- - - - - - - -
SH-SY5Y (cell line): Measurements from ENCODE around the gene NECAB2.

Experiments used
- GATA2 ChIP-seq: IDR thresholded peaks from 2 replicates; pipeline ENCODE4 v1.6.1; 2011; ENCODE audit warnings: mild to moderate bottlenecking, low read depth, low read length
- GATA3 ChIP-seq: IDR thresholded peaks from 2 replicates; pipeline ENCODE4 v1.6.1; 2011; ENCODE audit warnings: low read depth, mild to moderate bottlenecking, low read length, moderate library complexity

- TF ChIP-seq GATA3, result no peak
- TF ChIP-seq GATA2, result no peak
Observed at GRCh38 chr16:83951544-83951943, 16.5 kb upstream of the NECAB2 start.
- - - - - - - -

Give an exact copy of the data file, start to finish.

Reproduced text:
SH-SY5Y (cell line): Measurements from ENCODE around the gene NECAB2.

Experiments used
- GATA2 ChIP-seq: IDR thresholded peaks from 2 replicates; pipeline ENCODE4 v1.6.1; 2011; ENCODE audit warnings: mild to moderate bottlenecking, low read depth, low read length
- GATA3 ChIP-seq: IDR thresholded peaks from 2 replicates; pipeline ENCODE4 v1.6.1; 2011; ENCODE audit warnings: low read depth, mild to moderate bottlenecking, low read length, moderate library complexity

- TF ChIP-seq GATA3, result no peak
- TF ChIP-seq GATA2, result no peak
Observed at GRCh38 chr16:83951544-83951943, 16.5 kb upstream of the NECAB2 start.